WEST OCEAN CITY – A 135-unit townhouse development featuring commercial space is being planned for a large parcel on Route 611.
A 40-acre site on the west side of Route 611 just north of Sinepuxent Road is set to become the location of Sea Oaks Village, a residential planned community (RPC). The Worcester County Planning Commission has approved a concept plan for the project and it is expected to move on to the Worcester County Commissioners for consideration next month.
According to attorney Hugh Cropper, Sea Oaks would include 135 townhouses — as well as a pool and tennis courts — and 24,000 square feet of commercial space. Roughly 35 acres would be devoted to residential use while five acres of the site closest to Route 611 would be developed commercially.
Cropper said the project fit the property’s zoning and he didn’t expect it to need any variances as it moved along in the approval process.
“It’s zoned for it,” he said, pointing out that the parcel was zoned R-3. “It’s sort of an infill project.”
He explained that the project was going through the RPC process, which required concept approval from the planning commission and then the county commissioners. If the concept is approved by the commissioners, the next stage is site plan review by the planning commission.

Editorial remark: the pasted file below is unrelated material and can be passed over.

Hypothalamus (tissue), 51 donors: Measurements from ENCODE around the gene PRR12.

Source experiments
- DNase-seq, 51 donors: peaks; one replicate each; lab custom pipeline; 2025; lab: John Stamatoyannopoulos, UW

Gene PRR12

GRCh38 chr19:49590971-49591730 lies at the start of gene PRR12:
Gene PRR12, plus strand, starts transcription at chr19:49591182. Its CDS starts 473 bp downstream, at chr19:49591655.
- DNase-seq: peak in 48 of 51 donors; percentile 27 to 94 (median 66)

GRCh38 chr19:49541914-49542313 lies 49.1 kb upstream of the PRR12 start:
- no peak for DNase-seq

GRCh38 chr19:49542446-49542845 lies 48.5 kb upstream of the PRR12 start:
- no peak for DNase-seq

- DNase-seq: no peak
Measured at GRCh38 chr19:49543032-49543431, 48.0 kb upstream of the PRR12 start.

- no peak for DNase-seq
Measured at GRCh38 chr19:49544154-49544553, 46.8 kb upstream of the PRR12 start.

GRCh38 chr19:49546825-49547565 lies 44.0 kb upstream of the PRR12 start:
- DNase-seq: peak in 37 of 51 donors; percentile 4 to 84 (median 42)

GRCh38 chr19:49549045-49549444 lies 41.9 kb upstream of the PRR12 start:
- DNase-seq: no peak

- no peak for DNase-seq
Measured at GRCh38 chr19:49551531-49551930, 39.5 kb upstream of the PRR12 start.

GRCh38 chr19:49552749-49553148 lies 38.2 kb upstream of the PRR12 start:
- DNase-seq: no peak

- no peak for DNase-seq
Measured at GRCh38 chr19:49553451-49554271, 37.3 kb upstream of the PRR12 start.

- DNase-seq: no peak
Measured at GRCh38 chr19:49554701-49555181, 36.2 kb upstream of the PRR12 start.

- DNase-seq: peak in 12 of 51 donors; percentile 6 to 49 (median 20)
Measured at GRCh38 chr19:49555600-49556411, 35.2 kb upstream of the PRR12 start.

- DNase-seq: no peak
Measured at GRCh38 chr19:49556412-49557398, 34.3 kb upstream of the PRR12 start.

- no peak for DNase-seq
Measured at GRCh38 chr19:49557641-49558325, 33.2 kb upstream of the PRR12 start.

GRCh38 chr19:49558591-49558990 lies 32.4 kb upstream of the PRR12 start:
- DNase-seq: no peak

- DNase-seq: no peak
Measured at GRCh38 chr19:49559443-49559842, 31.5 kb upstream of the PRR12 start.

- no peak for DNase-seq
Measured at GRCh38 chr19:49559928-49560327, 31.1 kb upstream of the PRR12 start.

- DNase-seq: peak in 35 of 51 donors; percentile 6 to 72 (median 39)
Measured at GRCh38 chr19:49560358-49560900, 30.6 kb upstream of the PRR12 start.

Cropper said it was typically a nine-month process.
At a meeting this week, the Worcester County Commissioners voted 4-3 to schedule a public hearing on the establishment of the RPC zoning for Sea Oaks Village for Nov. 7. Commissioner Jim Bunting asked county staff about the EDU (Equivalent Dwelling Unit) classification for the property.
“This project currently does not have any sewer EDUs,” said Kelly Shannahan, the county’s assistant chief administrative officer.
Shannahan said that the property transferred its original 40 EDUs to other properties in the West Ocean City area. Because of that, the developer will have to submit an application to purchase capacity.
“That application was submitted on Friday,” Shannahan said. “It will be reviewed by the sewer committee later this week.”
Shannahan said the commissioners would have the committee’s recommendation at their Oct. 17 meeting.
“If by chance you decline the EDU allocation we’d either postpone or cancel the public hearing because they would not have sewer capacity,” he said.
Commissioner Chip Bertino asked why Shannahan hadn’t waited to set the public hearing date until after the commissioners had considered the EDU application.
“That was a consideration, to wait until your Oct. 17 meeting before we scheduled the public hearing, but if we did that it would delay the project, the RPC approval, by another month because of the advertising requirements,” Shannahan said. “Instead of Nov. 7 it would have been December before we could hold the hearing. So, in deference to the request of the attorney I agreed to put this on your agenda for this meeting for you to consider scheduling the public hearing with the understanding that if the EDU allocation application was not submitted or if it was declined we would cancel the public hearing.”
The commissioners voted 4-3 to set the hearing for Nov. 7. Bunting, Bertino and Commissioner Ted Elder were opposed.
The property was sold for $2.2 million to Six Eleven Properties LLC in January with the seller listed as Kelly Farm Associates.